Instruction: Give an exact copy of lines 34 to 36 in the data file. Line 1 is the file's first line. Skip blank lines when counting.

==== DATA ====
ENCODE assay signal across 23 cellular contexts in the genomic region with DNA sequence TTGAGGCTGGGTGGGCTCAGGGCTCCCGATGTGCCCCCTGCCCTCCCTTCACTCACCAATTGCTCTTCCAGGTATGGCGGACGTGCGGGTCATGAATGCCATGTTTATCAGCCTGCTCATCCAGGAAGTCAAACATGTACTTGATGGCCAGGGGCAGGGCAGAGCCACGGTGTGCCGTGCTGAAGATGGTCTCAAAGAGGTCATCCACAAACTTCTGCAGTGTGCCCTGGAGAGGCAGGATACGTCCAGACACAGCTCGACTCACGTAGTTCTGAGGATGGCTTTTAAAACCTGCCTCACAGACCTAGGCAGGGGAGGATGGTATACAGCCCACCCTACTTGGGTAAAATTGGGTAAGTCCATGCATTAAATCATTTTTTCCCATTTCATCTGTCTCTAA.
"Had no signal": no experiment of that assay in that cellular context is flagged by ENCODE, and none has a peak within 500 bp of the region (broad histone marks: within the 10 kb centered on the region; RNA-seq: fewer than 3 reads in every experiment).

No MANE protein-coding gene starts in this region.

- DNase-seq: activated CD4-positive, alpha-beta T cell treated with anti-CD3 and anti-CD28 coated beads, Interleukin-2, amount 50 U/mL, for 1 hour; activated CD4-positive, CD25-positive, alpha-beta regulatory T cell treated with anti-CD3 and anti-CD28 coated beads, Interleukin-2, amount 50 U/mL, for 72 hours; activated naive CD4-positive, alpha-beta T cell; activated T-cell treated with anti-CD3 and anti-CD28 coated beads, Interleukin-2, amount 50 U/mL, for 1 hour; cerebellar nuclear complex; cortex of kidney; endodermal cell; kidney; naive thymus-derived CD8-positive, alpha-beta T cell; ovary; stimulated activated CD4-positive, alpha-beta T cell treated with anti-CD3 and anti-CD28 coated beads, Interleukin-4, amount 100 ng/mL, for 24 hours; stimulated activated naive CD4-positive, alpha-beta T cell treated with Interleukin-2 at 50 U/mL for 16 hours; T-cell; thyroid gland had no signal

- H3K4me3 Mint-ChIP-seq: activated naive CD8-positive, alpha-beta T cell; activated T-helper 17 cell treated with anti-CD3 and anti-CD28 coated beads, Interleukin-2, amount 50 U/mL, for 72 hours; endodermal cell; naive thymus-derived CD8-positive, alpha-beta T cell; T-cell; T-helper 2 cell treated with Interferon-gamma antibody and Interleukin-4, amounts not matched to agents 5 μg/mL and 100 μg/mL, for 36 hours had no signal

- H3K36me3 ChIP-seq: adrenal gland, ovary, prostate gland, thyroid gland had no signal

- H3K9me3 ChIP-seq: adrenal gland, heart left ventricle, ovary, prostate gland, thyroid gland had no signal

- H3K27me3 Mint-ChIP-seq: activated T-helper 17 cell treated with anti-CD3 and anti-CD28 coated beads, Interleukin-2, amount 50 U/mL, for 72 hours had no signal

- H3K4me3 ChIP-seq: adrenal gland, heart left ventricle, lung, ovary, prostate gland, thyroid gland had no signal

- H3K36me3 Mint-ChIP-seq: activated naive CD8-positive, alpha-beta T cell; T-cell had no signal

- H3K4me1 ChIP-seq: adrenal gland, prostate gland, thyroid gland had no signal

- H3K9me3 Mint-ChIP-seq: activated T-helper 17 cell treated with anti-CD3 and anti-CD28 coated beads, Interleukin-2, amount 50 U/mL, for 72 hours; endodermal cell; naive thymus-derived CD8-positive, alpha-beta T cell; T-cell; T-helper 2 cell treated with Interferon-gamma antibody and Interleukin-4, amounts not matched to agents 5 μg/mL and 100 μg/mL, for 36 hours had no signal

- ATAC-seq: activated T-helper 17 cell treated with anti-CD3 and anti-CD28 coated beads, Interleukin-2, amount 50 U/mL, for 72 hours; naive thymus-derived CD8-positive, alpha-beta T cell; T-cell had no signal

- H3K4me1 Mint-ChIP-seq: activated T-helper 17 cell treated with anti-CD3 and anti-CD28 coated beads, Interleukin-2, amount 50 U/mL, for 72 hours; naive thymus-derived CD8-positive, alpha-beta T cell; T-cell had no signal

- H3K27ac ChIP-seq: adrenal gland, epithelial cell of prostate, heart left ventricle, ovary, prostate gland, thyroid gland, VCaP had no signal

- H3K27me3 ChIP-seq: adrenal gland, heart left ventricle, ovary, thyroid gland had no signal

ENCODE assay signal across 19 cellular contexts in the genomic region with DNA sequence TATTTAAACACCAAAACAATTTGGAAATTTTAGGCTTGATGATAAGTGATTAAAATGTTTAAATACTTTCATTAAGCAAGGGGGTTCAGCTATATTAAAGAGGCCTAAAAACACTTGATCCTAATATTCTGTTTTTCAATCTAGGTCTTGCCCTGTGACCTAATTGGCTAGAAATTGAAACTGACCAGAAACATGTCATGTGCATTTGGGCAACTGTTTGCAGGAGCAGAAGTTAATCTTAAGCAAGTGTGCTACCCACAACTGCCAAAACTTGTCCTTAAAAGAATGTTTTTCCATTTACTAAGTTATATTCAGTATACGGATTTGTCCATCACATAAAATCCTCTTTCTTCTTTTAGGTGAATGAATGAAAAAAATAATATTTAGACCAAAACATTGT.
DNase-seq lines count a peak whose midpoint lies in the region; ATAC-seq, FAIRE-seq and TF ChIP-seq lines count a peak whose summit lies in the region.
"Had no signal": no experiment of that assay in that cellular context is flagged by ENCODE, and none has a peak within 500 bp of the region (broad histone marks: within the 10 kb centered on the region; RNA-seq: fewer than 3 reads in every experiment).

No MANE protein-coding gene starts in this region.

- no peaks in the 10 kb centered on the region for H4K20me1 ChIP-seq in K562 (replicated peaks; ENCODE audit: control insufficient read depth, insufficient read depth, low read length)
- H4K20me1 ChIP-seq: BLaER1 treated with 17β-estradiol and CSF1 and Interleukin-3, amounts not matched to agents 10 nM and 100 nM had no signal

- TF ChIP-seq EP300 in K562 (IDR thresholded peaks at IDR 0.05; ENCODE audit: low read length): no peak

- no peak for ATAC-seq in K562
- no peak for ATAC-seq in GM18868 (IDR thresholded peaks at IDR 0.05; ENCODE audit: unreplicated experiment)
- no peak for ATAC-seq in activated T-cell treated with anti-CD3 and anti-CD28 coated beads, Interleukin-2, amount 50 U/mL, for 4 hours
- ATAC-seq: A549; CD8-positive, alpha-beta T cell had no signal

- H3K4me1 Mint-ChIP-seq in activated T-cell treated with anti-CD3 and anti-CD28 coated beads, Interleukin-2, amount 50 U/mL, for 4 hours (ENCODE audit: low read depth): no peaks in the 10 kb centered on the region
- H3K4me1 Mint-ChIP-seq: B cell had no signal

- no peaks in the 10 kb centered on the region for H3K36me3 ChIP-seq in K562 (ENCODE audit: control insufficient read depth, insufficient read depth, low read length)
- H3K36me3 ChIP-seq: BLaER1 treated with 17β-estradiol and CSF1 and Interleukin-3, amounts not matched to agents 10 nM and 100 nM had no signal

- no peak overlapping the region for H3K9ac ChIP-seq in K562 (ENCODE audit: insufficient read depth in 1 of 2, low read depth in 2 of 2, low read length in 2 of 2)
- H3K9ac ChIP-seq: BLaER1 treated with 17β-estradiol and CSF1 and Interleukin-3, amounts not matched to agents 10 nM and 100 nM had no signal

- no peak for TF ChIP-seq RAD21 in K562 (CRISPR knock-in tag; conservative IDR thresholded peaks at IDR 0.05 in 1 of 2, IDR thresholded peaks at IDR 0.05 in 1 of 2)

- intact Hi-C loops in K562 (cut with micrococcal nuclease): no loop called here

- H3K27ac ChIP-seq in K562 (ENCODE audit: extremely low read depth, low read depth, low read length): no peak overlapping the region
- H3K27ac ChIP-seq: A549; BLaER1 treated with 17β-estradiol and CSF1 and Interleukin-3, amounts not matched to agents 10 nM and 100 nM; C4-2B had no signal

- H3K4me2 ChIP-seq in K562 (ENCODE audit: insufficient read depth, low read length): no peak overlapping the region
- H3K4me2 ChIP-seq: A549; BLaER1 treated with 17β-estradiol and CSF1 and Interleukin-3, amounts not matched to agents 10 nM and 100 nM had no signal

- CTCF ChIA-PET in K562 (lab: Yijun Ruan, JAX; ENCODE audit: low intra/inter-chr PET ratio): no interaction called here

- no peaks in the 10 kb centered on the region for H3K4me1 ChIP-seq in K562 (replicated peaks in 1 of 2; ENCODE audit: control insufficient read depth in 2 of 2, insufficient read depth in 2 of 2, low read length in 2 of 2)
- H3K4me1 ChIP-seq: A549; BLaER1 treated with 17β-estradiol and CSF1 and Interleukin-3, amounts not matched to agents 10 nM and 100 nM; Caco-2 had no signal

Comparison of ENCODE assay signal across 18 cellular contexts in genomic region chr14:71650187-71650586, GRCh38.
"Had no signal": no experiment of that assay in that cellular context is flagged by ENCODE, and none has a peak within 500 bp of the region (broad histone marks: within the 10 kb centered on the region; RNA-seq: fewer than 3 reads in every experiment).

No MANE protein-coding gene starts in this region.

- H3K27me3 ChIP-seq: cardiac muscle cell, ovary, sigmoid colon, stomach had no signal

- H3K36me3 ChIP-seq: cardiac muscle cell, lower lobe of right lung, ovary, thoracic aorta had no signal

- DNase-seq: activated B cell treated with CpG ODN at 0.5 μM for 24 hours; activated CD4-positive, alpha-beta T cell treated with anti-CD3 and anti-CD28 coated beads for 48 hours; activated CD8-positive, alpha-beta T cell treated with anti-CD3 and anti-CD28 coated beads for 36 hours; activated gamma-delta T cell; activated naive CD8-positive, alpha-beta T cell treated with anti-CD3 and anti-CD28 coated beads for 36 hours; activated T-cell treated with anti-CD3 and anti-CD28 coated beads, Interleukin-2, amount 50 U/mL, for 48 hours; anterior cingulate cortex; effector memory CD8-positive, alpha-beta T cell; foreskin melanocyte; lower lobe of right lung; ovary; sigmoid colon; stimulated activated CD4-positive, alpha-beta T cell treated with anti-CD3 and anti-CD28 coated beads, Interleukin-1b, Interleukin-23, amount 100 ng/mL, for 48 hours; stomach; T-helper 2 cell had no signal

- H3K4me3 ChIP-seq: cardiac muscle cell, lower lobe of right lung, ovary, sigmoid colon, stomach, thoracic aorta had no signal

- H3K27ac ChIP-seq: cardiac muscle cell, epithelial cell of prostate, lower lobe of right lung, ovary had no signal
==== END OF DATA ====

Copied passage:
- no peak for TF ChIP-seq RAD21 in K562 (CRISPR knock-in tag; conservative IDR thresholded peaks at IDR 0.05 in 1 of 2, IDR thresholded peaks at IDR 0.05 in 1 of 2)

- intact Hi-C loops in K562 (cut with micrococcal nuclease): no loop called here

- H3K27ac ChIP-seq in K562 (ENCODE audit: extremely low read depth, low read depth, low read length): no peak overlapping the region